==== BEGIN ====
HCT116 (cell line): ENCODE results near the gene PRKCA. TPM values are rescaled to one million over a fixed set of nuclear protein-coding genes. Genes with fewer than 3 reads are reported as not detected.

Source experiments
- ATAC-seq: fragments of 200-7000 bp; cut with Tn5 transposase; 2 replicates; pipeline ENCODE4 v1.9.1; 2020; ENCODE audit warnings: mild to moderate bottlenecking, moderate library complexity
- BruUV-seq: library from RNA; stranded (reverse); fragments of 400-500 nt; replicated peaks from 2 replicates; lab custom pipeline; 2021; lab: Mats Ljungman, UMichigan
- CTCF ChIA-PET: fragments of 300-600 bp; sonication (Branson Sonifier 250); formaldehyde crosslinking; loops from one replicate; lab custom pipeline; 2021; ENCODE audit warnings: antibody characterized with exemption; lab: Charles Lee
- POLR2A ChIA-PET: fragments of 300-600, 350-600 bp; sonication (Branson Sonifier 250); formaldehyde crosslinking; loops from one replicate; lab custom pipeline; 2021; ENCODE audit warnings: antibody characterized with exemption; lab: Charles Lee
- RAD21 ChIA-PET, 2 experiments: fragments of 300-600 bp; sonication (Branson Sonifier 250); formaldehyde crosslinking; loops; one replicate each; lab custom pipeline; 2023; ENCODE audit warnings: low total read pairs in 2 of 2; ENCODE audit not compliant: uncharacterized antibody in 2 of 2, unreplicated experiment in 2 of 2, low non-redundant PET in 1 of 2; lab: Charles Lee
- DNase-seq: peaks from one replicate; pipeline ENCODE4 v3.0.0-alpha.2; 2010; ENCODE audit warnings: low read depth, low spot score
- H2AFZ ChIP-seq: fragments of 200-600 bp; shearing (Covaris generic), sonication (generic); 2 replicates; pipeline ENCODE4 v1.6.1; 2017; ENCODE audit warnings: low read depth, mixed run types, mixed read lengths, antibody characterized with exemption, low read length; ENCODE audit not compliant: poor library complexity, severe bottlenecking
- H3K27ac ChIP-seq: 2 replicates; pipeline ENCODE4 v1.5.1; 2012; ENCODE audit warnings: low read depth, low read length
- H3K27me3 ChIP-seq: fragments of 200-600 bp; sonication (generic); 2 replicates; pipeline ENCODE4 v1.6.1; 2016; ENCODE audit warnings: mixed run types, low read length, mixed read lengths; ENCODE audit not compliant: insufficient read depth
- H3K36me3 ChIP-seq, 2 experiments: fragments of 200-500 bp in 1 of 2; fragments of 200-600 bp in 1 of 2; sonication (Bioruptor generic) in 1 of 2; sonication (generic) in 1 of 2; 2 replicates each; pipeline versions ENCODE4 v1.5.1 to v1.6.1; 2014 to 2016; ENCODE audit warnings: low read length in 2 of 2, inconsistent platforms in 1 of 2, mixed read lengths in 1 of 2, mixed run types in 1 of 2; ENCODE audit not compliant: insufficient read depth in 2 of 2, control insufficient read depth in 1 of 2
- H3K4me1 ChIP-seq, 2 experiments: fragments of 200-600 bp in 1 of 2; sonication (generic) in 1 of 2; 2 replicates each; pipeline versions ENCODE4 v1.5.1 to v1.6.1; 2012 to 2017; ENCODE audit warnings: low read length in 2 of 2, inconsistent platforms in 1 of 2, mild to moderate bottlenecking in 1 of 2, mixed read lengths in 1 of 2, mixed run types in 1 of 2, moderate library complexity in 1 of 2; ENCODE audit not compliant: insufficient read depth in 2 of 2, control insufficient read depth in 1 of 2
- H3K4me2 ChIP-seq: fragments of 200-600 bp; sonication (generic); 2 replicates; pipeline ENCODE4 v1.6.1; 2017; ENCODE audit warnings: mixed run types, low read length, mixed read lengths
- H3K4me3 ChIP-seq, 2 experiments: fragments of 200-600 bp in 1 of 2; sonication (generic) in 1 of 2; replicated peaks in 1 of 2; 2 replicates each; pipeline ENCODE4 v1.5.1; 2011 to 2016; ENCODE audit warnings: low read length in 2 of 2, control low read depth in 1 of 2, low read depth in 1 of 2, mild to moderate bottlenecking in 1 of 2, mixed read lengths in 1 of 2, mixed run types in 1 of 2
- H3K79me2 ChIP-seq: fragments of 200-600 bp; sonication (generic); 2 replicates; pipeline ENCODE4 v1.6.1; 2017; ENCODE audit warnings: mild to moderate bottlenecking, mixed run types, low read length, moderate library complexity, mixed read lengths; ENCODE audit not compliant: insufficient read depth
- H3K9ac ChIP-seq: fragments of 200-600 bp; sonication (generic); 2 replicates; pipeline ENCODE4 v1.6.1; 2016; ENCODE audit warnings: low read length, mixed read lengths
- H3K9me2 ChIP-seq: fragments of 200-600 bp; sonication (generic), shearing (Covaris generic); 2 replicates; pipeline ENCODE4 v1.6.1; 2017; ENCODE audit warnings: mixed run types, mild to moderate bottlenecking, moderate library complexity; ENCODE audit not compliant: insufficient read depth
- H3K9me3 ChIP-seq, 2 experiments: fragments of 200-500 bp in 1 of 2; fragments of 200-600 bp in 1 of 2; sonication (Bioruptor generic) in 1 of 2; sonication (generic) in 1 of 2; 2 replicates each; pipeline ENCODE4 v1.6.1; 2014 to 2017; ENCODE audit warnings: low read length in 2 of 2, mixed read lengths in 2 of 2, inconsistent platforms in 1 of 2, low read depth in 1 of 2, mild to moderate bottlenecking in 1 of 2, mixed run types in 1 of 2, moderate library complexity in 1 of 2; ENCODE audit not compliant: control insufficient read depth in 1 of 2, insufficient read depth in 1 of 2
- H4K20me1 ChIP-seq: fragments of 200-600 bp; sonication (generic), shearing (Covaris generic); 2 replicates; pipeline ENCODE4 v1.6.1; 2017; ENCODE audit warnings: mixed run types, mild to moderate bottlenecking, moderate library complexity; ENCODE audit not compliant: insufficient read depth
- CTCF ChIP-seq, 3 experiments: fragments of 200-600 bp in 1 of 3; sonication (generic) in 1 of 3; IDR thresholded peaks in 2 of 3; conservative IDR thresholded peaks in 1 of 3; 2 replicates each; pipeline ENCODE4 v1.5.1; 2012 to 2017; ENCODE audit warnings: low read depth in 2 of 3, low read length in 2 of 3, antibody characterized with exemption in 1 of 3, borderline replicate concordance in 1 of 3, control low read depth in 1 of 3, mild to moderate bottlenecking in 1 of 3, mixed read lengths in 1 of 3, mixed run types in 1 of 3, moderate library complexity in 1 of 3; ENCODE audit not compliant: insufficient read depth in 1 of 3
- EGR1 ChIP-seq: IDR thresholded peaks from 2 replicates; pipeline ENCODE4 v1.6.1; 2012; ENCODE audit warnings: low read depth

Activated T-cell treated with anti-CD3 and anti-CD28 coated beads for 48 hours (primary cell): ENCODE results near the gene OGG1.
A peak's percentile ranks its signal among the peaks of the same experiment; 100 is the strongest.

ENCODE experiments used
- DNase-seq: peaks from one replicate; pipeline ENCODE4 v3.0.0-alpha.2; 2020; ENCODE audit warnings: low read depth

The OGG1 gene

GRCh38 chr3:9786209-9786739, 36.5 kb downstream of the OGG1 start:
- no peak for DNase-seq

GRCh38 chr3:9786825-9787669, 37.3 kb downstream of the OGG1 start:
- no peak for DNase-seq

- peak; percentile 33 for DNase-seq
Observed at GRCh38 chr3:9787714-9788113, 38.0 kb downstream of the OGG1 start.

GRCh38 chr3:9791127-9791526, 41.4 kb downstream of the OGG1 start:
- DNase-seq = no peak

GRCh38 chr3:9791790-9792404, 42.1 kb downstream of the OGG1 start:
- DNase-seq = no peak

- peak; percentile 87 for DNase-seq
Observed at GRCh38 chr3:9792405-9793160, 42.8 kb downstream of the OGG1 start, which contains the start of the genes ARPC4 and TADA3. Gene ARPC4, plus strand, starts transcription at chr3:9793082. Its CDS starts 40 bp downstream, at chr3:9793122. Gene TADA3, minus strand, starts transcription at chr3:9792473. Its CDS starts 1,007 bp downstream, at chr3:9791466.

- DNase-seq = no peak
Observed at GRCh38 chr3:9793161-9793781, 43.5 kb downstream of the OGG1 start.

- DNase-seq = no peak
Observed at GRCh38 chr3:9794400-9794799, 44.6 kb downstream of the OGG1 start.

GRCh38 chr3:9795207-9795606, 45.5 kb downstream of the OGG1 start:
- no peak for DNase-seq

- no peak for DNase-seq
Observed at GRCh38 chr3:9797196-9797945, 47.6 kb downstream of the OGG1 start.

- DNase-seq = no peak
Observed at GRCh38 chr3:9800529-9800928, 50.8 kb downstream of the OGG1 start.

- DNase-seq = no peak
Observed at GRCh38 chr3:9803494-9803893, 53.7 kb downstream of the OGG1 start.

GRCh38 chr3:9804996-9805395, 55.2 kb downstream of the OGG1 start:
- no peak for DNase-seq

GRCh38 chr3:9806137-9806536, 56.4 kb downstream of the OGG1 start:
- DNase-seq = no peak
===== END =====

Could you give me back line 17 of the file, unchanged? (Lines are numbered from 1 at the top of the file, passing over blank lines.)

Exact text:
- H3K9ac ChIP-seq: fragments of 200-600 bp; sonication (generic); 2 replicates; pipeline ENCODE4 v1.6.1; 2016; ENCODE audit warnings: low read length, mixed read lengths